Dropshipping returns policies can be a hassle for any retailer doing business through a third-party fulfillment method. This is our view on the issue and recommendations we have for retailers to alleviate any headaches dropshipping returns policies can cause.
Part of the reason for this administrative headache is the fact that every drop-ship supplier has a different return policy. Some even have different policies within their own policies, based on manufacturers’ warranties and brand restrictions. It’s always best to read over the supplier’s return policy in its entirety.
Your own return policies should be a company decision on how you would like the service to happen between your end consumer and yourself. And you’ve got a couple of choices:
- You can pass the supplier’s return policy on directly.
- You can choose to have your own standard policy.
But know that if you choose to have one standard policy within your company, it doesn’t necessarily mean that policy will coincide with all of your supplier’s policies. When it comes to Doba-affiliated suppliers, anything that is not within the supplier’s policy (as listed on Doba) will be your responsibility.
Warning: Drop-ship supplier return policies can change or be updated at any point in time. Changes are rare, but can and may happen. You want to be sure to check often for new information or changes.
Here at Doba, when requesting a return, there are several steps that take place between contacting Doba for a Return Merchant Authorization (RMA) number and having the RMA resolved:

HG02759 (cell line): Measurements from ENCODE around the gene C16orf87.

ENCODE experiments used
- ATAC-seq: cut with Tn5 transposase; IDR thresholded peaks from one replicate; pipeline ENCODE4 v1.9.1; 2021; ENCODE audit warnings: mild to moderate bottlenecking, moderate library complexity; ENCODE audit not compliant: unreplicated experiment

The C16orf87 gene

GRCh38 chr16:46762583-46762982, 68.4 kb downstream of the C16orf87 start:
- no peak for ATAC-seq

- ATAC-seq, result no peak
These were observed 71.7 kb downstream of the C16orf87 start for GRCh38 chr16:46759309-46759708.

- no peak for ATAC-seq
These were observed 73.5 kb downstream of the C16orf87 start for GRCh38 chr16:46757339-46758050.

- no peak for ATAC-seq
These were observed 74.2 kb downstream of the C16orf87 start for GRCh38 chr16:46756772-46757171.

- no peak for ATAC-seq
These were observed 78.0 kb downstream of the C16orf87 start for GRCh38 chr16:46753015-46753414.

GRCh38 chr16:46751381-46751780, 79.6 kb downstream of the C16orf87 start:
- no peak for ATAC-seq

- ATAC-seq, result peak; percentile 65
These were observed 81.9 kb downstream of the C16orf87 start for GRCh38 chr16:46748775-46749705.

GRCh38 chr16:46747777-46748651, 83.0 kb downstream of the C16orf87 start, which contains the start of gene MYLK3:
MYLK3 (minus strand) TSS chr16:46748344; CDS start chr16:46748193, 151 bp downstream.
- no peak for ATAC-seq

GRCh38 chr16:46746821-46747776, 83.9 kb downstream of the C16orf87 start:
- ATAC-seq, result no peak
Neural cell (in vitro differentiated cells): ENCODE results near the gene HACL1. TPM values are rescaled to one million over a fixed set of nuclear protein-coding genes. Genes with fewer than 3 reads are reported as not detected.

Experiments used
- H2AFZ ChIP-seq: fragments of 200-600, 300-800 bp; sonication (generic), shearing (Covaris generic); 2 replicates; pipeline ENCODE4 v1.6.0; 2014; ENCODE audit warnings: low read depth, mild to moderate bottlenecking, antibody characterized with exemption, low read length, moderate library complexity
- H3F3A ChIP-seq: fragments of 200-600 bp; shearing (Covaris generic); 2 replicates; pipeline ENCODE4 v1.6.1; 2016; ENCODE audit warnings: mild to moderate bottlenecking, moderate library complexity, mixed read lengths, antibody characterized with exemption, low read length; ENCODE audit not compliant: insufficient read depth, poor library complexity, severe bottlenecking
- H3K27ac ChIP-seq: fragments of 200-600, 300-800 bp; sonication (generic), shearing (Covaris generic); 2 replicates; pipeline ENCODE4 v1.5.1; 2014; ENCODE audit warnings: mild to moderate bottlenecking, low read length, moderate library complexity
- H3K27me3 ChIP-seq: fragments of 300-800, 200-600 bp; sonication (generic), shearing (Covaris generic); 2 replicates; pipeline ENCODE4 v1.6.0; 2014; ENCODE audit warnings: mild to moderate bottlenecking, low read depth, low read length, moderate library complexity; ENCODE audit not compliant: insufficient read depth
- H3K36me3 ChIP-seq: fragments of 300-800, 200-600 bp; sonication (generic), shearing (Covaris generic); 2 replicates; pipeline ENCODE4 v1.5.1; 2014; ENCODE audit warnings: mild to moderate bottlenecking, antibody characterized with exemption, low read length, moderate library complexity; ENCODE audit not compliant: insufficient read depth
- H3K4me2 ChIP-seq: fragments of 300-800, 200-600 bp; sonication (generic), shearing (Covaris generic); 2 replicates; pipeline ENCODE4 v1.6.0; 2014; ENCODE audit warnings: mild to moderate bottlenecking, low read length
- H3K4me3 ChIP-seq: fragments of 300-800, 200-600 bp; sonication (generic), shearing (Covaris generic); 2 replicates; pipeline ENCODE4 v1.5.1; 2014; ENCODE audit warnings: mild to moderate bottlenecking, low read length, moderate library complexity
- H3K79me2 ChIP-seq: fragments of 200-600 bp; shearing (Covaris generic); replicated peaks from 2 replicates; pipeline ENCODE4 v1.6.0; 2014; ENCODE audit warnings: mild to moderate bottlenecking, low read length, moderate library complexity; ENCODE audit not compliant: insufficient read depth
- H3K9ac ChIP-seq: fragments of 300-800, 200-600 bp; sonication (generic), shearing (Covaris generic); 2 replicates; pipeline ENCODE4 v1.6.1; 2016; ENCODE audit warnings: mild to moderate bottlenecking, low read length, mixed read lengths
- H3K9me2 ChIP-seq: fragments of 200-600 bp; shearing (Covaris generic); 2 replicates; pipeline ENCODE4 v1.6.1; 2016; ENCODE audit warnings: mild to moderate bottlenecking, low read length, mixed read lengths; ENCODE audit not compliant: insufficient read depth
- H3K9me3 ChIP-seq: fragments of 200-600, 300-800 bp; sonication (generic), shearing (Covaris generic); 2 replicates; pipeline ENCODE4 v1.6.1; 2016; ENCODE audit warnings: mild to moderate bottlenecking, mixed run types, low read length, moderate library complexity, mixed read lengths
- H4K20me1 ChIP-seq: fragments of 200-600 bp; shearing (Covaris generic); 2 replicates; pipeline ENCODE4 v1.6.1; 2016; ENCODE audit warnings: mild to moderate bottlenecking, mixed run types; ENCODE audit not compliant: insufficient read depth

- The first task is to visit www.doba.com and find the order in your account.
- Double check the return policy to be sure you are within the policy parameters.
- Then submit a request for an RMA number.
The process of submitting the RMA number to the supplier and receiving a reply normally takes between two to four business days. Some suppliers may take longer, but this is usually due to requests for additional details or because of unusual situations that may arise (i.e., a claim needing to be filed with the shipper for a lost item or damaged package). Your best bet is to write down as much as you can in the RMA request in order to provide the returns department and the supplier with enough details to quickly handle your RMA request.
Once the RMA request has been submitted and sent to the supplier, a response will come in. The Returns Department here at Doba will contact you if additional details are needed or if there is a problem with your RMA request. Otherwise, an RMA number will be entered into your order and an automated email will be sent to you with the RMA number and instructions.
If the RMA email doesn’t have an address for the customer to return the item, we should be sending a separate email with this information. You will want to wait on this information, or contact Doba Customer Support before having your customer return the item. If your customer returns it to the wrong address, it could result in the item being returned to your buyer, lost, or no credit being issued.
Once you have all of the return information and details, you will want to pass this along to your buyer.
Tip: One thing to think about at this point in time is the return shipping costs. Some suppliers may provide returns labels and some do not. Most of the time, this information is stated in their return policy. If the supplier does not provide return labels, you will need to decide whether you will cover this for your buyer and reimburse them, or if they will be responsible for the return shipping costs.
Suppliers who do help with the return shipping costs normally handle it in one of two ways:
- They will issue a return label to you by email. You can pass this along to your buyer to print, apply to the outside of the package (again, be sure the RMA number is on the outside of the box), and then drop off with the shipper (USPS, UPS, FedEx, etc).